Recode: Land Planners Get Creative with Codes for COVID-19 Recovery


DLCD put together a list of ways to use existing tools to rethink local codes and programs for a successful community recovery from the pandemic.

SALEM – For land use planners and community and economic development professionals, the COVID-19 pandemic presents an opportunity to rethink local codes and planning programs. Oregon’s Department of Land Conservation & Development (DLCD) has put together a list of topics for land use planners to consider. Our theme for tips on economic recovery is adaptability and flexibility, not compromising or weakening standards for public health and safety. The suggestions below should be evaluated with a focus on equity.

Planning for recovery needs to be inclusive; consider how adjusting local codes and other solutions address vulnerable populations, essential service sector workers, and the rural communities that are most impacted.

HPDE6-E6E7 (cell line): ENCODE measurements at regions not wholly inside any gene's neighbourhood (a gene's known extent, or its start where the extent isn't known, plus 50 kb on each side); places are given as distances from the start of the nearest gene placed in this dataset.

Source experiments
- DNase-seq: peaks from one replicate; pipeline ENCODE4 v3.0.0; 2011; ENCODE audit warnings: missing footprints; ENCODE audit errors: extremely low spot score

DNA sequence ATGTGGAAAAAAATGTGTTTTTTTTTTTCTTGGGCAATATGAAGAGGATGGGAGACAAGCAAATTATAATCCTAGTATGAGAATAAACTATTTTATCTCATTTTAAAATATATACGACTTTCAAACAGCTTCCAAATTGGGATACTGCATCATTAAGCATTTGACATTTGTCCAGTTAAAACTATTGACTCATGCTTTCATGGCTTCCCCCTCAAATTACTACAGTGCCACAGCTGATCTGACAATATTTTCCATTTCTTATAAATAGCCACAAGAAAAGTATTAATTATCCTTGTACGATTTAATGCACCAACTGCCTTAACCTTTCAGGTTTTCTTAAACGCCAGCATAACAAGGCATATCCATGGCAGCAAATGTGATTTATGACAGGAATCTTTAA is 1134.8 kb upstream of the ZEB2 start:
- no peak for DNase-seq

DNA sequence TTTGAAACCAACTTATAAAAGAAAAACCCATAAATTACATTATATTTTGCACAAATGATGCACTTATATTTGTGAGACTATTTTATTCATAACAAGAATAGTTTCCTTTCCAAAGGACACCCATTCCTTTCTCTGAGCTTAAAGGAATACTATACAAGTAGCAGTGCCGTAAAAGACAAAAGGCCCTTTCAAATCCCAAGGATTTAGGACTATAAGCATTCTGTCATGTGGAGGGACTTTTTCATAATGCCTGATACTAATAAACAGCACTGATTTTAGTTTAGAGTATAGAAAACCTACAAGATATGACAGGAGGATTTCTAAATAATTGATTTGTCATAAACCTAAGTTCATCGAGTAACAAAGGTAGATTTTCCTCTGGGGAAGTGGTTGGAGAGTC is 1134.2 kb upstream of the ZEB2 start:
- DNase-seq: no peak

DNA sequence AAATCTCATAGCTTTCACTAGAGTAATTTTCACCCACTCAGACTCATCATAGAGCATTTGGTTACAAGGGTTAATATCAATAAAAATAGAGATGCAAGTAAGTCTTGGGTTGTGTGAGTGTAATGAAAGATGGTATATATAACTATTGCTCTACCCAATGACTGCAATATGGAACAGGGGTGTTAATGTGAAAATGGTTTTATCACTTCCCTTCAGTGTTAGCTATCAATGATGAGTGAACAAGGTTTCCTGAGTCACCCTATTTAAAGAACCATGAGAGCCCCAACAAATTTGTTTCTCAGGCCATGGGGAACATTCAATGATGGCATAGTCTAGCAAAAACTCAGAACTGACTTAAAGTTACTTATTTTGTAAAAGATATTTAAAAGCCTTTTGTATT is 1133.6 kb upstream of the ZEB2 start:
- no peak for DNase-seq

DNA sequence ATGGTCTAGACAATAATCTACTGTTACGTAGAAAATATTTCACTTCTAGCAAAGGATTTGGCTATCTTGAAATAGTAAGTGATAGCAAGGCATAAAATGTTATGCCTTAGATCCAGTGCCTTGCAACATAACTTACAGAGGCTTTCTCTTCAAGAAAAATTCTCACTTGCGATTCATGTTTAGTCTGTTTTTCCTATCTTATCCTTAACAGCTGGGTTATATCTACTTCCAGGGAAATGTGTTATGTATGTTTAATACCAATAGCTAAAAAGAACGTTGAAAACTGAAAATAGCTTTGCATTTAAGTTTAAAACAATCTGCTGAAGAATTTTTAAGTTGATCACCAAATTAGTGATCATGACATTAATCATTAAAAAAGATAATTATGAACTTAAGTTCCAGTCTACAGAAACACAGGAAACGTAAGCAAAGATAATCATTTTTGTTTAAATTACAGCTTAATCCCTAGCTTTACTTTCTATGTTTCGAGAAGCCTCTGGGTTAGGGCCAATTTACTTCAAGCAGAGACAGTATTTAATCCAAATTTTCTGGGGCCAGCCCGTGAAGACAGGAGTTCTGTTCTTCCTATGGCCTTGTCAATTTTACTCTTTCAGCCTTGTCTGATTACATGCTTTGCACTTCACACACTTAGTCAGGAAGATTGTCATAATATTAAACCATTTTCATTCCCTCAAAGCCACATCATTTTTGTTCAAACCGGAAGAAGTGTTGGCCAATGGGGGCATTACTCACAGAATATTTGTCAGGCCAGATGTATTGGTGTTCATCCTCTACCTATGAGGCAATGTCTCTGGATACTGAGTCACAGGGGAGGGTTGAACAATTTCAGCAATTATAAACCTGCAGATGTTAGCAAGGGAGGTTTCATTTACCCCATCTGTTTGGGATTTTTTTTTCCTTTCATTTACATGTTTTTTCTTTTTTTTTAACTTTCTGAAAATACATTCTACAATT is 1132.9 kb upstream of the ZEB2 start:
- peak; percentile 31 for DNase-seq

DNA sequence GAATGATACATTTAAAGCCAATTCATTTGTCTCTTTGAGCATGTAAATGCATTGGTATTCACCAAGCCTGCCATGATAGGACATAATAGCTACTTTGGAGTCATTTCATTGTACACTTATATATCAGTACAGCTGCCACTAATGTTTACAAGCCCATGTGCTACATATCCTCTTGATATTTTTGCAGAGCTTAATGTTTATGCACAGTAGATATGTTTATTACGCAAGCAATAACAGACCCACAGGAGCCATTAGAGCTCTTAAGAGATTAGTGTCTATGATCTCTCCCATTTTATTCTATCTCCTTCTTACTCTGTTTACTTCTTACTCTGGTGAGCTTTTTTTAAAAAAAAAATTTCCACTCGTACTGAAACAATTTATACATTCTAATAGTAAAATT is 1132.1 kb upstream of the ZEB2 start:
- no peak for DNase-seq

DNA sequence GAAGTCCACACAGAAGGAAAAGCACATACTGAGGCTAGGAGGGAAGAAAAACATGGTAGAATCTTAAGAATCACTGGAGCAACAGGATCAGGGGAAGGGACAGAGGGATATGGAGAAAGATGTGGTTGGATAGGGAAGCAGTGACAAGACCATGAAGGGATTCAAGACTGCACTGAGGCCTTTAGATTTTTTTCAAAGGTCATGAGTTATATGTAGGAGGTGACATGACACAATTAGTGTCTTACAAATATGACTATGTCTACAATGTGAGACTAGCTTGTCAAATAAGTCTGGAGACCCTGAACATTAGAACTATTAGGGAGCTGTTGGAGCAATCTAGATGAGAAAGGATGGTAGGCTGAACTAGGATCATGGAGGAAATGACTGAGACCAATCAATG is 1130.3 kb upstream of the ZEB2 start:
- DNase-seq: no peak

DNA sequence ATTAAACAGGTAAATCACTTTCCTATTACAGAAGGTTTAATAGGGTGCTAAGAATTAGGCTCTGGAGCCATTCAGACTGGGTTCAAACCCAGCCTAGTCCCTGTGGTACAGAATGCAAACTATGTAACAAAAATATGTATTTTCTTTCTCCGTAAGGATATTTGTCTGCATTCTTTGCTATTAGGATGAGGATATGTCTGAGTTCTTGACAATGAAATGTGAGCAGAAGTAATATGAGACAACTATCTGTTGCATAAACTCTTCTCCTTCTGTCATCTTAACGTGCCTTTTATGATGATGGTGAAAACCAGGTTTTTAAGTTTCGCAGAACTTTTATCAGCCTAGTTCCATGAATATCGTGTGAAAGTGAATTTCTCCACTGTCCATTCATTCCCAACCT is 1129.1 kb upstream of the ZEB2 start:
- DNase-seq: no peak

1. Opportunities for small businesses to minimize overhead. Consider multi-use shared work space, locations for pop-up sales and services, or providing locations for locally grown food sales by identifying opportunities for new or expanded farmers markets.
  2. Support employment retention for small business. Listen to your small businesses. Identify what you can do to initiate or maintain open communication with key employers in your community during this unprecedented time for businesses.
  3. E-Commerce Business Pivots. Now is the time to provide support and advisement to your retail businesses in need of resources and information to pivot to online-based business models. Consider connecting work at home or gig workers with appropriate technical skills with those businesses in need of assistance. For example, to create websites for web based product purchases.